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Seoul to launch real-time flood warning system for drivers this July

May 16, 2024 - 16:23 By Lee Jung-joo
Environment Minister Han Wha-jin speaks during a press conference on the ministry's flood response plans for this summer’s heavy rain season on Thursday. (Ministry of Environment)

The Ministry of Environment is set to unveil a new flood warning system tailored for drivers this July after last summer's deadly incident of underground tunnel flooding.

"For the first time this year, navigation guidance will be available to help drivers drive safely in low-lying and other hazardous areas when entering flood warning areas or near the discharge points of the 37 dams managed by the Ministry of the Environment," Environment Minister Han Wha-jin said during a press briefing in Seoul.

However, the navigation system does not inform detour routes, so drivers will have to be mindful of where they are driving and avoid underpasses and low-lying areas.

The introduction of the flood warning system for drivers comes after a deadly incident in July last year when an underpass in Osong-eup, Cheongju, North Chungcheong Province, flooded due to torrential rain, leaving 14 dead and nine injured.

Han announced Thursday a set of flood safety mechanisms that would operate on-site to prevent flooding damage during the upcoming summer season’s heavy rain periods.

Han affirmed that the ministry's key goal is to "ensure flood-related information is easily accessible to the public."

As part of the efforts, “location-specific messages and navigation guidance services will also be provided to residents in possible flood-prone areas to also guide them to safety,” Han said during a press briefing.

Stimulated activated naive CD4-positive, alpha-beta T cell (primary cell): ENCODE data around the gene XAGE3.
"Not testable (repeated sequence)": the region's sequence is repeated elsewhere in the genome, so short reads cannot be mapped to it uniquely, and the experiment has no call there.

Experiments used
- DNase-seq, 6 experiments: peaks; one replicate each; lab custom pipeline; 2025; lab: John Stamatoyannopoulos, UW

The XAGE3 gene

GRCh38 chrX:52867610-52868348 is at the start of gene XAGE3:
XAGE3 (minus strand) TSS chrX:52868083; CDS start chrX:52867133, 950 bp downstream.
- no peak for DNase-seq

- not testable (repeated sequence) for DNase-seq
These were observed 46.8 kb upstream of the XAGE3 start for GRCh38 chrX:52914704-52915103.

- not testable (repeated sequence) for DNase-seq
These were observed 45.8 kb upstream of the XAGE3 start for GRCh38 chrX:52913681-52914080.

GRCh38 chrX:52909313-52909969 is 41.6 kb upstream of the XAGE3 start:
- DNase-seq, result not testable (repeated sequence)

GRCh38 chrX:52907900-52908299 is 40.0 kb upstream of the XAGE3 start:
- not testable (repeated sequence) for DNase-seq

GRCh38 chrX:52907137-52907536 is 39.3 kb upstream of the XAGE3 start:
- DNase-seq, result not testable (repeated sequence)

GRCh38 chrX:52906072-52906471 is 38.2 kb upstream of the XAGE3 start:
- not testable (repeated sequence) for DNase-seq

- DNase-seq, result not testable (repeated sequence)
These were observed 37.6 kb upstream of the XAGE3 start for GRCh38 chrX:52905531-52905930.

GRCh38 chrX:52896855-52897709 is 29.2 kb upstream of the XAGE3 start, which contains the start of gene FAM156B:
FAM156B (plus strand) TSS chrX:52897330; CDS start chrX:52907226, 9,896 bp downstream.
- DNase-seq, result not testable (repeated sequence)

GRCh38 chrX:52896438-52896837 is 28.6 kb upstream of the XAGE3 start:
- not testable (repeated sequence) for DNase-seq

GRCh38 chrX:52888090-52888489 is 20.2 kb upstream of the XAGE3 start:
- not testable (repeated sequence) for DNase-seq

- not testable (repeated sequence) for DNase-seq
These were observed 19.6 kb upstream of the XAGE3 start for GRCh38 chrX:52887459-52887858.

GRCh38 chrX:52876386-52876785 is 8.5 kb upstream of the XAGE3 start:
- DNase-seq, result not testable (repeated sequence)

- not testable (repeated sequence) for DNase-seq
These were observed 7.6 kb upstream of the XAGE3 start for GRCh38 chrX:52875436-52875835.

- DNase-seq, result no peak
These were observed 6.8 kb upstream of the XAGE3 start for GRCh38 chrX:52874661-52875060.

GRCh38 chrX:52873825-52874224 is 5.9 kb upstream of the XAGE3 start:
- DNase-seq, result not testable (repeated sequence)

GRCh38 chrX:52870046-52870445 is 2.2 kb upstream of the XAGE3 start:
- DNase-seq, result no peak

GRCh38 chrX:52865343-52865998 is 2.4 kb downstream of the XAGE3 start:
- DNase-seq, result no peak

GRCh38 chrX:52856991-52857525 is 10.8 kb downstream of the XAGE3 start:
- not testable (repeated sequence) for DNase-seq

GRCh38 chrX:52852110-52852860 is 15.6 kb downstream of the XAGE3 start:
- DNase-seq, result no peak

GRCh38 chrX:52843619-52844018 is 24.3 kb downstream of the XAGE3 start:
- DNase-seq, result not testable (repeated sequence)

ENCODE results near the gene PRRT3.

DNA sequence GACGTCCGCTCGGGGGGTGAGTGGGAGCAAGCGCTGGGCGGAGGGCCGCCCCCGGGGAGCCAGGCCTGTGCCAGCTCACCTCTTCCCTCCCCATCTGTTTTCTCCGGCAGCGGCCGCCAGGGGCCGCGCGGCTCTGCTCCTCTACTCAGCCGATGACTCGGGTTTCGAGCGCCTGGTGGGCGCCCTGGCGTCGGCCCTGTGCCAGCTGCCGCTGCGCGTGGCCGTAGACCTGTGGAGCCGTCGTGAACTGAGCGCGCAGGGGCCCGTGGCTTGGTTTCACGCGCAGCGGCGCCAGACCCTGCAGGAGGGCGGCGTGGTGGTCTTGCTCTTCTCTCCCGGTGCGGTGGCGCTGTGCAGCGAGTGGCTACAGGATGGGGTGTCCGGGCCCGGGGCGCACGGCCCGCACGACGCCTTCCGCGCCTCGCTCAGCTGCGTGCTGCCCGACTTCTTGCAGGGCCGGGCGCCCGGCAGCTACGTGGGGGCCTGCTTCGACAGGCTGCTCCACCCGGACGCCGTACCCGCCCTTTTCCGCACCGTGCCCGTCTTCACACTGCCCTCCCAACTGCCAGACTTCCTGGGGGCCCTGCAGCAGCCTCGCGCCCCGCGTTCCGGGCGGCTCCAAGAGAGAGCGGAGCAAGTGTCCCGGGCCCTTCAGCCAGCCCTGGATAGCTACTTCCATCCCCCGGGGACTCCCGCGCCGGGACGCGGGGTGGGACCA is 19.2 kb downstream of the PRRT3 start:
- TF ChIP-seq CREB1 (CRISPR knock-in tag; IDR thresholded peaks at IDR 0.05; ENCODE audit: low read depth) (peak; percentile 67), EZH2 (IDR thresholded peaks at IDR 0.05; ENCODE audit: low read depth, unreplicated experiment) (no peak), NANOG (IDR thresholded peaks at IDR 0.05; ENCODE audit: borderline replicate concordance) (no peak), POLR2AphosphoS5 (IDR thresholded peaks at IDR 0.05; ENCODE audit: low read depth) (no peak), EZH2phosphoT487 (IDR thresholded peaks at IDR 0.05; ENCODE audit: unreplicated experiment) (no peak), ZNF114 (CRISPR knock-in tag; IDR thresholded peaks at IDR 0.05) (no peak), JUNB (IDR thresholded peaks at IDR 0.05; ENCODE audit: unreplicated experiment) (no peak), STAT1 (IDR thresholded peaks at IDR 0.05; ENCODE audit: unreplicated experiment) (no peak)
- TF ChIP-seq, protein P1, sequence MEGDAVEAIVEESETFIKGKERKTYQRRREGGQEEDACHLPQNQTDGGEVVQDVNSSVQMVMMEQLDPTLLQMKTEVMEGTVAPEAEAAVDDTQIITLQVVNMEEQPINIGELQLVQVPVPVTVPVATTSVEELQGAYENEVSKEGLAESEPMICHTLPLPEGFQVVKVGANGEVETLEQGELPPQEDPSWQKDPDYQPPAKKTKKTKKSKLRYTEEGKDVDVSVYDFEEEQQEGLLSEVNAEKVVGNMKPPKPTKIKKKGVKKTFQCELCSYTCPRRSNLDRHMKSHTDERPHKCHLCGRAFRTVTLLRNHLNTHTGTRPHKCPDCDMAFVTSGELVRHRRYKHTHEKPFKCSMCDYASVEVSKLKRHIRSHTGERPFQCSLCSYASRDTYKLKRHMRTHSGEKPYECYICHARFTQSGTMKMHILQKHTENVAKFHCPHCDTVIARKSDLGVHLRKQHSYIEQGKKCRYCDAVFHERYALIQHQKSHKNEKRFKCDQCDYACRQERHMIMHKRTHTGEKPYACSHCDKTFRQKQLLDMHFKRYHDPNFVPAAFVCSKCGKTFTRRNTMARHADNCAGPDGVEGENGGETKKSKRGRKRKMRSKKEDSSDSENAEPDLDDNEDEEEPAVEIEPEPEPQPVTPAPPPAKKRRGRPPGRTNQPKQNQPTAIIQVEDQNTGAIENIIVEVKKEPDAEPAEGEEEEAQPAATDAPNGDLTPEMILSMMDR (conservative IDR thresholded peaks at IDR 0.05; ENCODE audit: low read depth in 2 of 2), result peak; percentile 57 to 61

“Those who receive the message will be able to click a link, which will allow users to check whether they are in a flood-prone area through a map. They will also be able to receive additional guidance on what to do and where to evacuate.”

In the event of an emergency, an alert will be automatically sent to relevant response organizations such as local governments, fire and police officials via fax, text message and through the new voice message system to ensure proper on-site responses.

Security cameras installed along rivers in South Korea will also alert relevant organizations of possible flooding to make sure proper on-site measures take place.

Between 2013 and 2022, South Korea saw up to 122 deaths and disappearances due to heavy rain, with such numbers significantly increasing from 2019. It also recorded up to 3 trillion won ($2 billion) in property damage over the same period, according to data presented in July 2023 by the Ministry of Interior and Safety.

During the press conference, the Environment Ministry also announced that the government will begin to use artificial intelligence technology to forecast floods.

At 673 gauging stations installed nationwide, an AI-based monitoring system will measure the rivers’ water levels at one-minute intervals and report possible dangerous situations -- such as rising water levels -- before they occur to related organizations.

“We will prepare for possible floods and heavy rain this year by preparing on-site measures before this summer’s heavy rain season,” added Han.

“We will cooperate with local governments and related organizations to prioritize public safety and to ensure that no damage is done due to heavy rain this summer.”

Meanwhile, in April, the Korea Meteorological Administration announced a three-month precipitation outlook, indicating a 50 percent chance of near-normal precipitation levels and a 30 percent chance of above-normal levels for June. For July, the forecast included a 40 percent chance of near-normal precipitation levels and a 30 percent chance of above-normal precipitation.